Evaluation of extractables and leachables (E&L) is an important aspect of the FDA’s Quality by Design initiative in drug design. But there are, as yet, no exact details on how to set up a suitable study strategy. Andreas Nixdorf, SGS Life Science Services, discusses general approaches and cornerstones to E&L testing
The FDA defines extractables as ‘compounds that can be extracted from a container closure system when in the presence of a solvent’, and leachables as ‘compounds that leach into the drug product formulation from the container closure as a result of direct contact with the formulation’.
These definitions refer to finished container closure systems; however, they may also be extended to consider extractables as chemicals generated under exaggerated temperature and time conditions in the presence of an appropriate solvent, and leachables as chemicals that migrate spontaneously from a container closure system, packaging components and/or processing equipment under recommended or routine conditions of use and storage.
The importance of these substances is that they may pose a safety risk to the patient either directly, or indirectly by altering the product’s physico-chemical properties through interactions with the API or excipients at any point during manufacture or processing, thereby adversely affecting product quality.
Knowing the compatibility of pharmaceutical products and contact materials helps pharmaceutical, toxicology, analytical and regulatory affairs professionals to assess the safety of leachable and extractable chemicals associated with drug product packaging, manufacturing systems and devices.
In the pharmaceutical industry, the conventional product development process uses an empirical approach that requires continuous end-product testing and inspection to determine quality. The processes that create the end product are seen as fixed, averse to change, and focus only on process reproducibility. This approach ignores real-world variability in materials and process controls.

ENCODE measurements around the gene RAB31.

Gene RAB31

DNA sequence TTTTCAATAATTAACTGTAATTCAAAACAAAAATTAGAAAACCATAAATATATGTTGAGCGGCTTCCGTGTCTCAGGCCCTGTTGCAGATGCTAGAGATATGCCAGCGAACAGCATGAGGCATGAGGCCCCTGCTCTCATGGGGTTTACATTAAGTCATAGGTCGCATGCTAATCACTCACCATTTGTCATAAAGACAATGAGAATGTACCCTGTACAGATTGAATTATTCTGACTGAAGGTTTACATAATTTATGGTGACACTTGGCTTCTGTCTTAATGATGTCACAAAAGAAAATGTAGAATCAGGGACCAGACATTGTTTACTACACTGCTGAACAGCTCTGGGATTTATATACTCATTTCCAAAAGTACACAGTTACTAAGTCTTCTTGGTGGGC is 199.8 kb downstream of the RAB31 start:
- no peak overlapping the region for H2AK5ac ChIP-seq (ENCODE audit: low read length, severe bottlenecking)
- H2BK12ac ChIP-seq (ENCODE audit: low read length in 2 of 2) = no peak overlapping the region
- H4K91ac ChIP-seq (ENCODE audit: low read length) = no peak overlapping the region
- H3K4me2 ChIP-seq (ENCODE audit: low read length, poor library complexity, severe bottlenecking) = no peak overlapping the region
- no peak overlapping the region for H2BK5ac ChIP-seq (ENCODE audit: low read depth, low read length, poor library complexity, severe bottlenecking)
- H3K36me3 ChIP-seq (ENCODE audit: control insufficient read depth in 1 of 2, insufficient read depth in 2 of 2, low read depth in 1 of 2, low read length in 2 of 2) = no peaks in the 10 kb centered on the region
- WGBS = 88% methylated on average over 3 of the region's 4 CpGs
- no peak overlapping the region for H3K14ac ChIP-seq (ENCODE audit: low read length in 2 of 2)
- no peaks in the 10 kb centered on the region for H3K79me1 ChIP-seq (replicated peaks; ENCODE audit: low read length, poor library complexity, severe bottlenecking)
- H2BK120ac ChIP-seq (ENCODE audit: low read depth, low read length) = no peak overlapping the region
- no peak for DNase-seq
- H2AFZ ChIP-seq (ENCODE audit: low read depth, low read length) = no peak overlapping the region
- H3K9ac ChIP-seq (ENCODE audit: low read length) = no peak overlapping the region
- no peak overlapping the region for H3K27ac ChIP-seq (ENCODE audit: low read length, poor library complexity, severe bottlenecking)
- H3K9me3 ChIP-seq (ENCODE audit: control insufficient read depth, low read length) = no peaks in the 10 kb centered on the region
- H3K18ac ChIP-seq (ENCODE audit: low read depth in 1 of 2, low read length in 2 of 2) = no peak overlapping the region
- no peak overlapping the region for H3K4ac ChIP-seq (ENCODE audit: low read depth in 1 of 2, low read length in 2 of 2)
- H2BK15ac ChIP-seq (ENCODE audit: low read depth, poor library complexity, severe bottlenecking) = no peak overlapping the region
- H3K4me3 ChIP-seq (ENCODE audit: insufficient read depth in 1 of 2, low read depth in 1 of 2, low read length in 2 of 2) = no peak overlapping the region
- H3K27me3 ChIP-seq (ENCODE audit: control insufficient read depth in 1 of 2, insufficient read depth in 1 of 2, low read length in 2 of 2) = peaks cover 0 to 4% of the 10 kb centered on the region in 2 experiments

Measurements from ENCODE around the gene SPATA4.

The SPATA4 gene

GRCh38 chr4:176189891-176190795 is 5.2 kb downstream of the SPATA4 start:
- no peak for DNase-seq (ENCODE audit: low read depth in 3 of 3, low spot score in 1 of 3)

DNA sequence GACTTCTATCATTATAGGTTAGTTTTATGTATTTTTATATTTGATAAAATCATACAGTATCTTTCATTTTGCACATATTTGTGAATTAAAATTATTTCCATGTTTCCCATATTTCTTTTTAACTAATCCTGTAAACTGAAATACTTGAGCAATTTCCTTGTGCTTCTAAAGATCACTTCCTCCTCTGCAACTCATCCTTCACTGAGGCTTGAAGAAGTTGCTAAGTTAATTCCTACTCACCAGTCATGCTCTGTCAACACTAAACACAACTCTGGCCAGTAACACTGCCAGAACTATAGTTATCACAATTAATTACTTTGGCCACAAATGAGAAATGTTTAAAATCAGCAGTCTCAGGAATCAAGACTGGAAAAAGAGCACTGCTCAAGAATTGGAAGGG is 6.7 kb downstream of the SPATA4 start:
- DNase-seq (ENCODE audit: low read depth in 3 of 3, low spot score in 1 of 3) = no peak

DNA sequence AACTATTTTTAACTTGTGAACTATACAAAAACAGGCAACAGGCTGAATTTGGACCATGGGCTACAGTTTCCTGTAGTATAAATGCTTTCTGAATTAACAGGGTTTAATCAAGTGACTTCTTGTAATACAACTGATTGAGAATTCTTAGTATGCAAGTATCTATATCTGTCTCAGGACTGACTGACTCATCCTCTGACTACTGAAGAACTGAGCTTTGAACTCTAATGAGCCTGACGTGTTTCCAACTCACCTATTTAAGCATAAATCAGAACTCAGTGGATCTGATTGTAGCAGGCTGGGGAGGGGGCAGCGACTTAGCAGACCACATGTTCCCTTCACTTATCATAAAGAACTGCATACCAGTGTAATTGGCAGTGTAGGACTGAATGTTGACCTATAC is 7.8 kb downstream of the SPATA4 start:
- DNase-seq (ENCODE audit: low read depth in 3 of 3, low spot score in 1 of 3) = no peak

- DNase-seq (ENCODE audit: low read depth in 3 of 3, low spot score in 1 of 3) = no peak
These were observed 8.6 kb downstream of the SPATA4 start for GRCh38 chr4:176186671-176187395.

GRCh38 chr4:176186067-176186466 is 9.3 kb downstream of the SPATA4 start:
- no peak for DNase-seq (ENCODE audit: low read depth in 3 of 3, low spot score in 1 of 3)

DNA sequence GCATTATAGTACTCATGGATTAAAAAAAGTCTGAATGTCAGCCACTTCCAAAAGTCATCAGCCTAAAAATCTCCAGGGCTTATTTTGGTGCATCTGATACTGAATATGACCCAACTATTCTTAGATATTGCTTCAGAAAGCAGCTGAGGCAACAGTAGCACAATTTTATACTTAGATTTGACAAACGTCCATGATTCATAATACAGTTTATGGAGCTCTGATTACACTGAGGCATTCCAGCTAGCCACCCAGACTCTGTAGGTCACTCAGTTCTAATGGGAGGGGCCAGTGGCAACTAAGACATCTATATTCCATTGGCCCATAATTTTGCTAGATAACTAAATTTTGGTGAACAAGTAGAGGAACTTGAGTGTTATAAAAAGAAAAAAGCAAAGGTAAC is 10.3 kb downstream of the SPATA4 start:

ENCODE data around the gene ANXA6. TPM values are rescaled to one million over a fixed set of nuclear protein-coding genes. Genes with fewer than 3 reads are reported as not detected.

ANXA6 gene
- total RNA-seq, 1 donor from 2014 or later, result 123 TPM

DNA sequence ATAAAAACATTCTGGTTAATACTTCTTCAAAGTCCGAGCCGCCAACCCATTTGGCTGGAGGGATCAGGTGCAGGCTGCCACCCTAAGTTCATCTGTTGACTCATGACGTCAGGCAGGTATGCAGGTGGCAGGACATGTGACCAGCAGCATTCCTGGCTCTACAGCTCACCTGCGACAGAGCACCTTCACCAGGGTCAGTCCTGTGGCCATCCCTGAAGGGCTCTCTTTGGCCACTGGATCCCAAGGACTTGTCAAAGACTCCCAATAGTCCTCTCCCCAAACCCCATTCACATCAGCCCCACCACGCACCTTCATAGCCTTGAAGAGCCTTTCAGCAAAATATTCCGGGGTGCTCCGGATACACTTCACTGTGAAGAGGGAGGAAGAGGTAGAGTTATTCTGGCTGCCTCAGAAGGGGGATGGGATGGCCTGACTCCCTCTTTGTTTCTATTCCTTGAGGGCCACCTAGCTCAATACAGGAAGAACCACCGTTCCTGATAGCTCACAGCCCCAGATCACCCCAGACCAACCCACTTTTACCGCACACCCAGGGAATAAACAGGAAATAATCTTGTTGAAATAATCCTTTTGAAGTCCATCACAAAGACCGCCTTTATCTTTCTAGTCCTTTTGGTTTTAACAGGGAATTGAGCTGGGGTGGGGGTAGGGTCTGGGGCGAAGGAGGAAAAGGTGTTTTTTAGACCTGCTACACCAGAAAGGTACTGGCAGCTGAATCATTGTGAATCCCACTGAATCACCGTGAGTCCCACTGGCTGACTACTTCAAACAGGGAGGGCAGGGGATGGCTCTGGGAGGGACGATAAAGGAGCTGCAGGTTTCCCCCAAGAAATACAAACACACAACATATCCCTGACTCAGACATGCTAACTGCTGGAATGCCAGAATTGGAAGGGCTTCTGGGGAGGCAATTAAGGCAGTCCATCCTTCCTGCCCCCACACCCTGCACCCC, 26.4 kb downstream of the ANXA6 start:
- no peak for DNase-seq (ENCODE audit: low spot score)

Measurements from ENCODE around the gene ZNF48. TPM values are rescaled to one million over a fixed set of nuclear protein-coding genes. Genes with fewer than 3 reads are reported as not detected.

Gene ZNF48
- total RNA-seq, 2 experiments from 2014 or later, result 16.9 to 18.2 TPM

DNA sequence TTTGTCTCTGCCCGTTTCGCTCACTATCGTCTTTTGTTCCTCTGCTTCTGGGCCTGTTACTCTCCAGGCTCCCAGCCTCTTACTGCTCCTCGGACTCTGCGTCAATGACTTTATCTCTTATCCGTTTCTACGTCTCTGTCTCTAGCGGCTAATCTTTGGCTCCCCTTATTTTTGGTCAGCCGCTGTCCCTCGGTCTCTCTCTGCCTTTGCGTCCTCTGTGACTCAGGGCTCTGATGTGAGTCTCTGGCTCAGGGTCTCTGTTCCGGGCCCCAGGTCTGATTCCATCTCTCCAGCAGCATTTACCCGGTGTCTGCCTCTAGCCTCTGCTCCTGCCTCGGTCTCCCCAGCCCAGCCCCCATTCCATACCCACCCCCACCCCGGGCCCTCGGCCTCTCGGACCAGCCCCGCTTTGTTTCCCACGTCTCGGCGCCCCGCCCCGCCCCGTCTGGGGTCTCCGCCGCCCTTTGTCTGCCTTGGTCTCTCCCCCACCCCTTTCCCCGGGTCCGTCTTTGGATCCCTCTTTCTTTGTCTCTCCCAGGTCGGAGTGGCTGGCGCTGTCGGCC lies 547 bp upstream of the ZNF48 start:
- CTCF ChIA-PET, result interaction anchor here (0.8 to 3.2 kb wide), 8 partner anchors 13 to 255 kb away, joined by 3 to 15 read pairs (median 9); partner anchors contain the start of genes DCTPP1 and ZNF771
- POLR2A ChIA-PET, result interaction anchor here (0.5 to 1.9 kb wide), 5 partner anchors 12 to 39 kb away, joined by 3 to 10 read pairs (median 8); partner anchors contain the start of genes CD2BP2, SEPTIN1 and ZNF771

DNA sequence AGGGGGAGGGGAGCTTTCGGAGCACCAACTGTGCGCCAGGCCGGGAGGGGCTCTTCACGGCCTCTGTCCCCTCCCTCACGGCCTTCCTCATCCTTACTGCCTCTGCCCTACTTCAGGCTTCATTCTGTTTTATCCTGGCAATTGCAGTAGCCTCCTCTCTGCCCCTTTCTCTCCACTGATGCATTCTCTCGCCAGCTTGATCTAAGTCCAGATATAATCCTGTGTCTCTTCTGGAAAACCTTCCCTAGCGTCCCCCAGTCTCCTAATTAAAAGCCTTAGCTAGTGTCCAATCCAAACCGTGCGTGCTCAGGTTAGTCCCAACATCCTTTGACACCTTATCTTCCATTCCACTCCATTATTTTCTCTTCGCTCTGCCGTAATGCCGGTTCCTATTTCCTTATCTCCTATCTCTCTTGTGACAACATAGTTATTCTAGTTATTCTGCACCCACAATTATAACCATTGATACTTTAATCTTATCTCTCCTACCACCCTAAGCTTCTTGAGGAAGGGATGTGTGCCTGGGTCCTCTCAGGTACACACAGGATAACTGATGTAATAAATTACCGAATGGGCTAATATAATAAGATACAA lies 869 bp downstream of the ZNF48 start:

With QbD, a proactive approach to product development is defined from the outset of a project
The industry is now adopting a different path: QbD. This starts early in any pharmaceutical process to manage continuous improvement of the process itself and of quality. With QbD, a proactive approach to product development is defined from the outset of a project, with the aim of reducing FDA queries and review time, and to accumulate scientific data throughout the process, so as to be able to assess the causes of, and swiftly resolve any deviation.
Understanding processes is the key to defining the so-called ‘design space’. ICH Q8 defines design space as an ‘established multidimensional combination and interaction of material attributes and/or process parameters demonstrated to provide assurance of quality’. Critical process parameters are identified by determining the extent to which any process variation can affect the quality of the product. If a design space can be established for a pharmaceutical process or product, then operation within the defined parameters confirms that the product or process output possesses the required quality attributes. This concept of design space can be applied to the safety and leachables risk assessment of drug products manufactured in single-use or disposable equipment.
Despite the many financial and operational benefits of QbD, and even with the FDA’s recommendations, not all companies have adopted this approach
The more information generated on the impact – or lack of impact – of a component or process on a product’s quality, safety or efficacy, the more business flexibility QbD provides. By formalising product design and automating manual testing, this approach ensures quality by developing a thorough understanding of the compatibility of a finished product to all of the components and processes involved in manufacturing that product. Instead of relying on finished product testing alone, QbD provides insights upstream throughout the development process.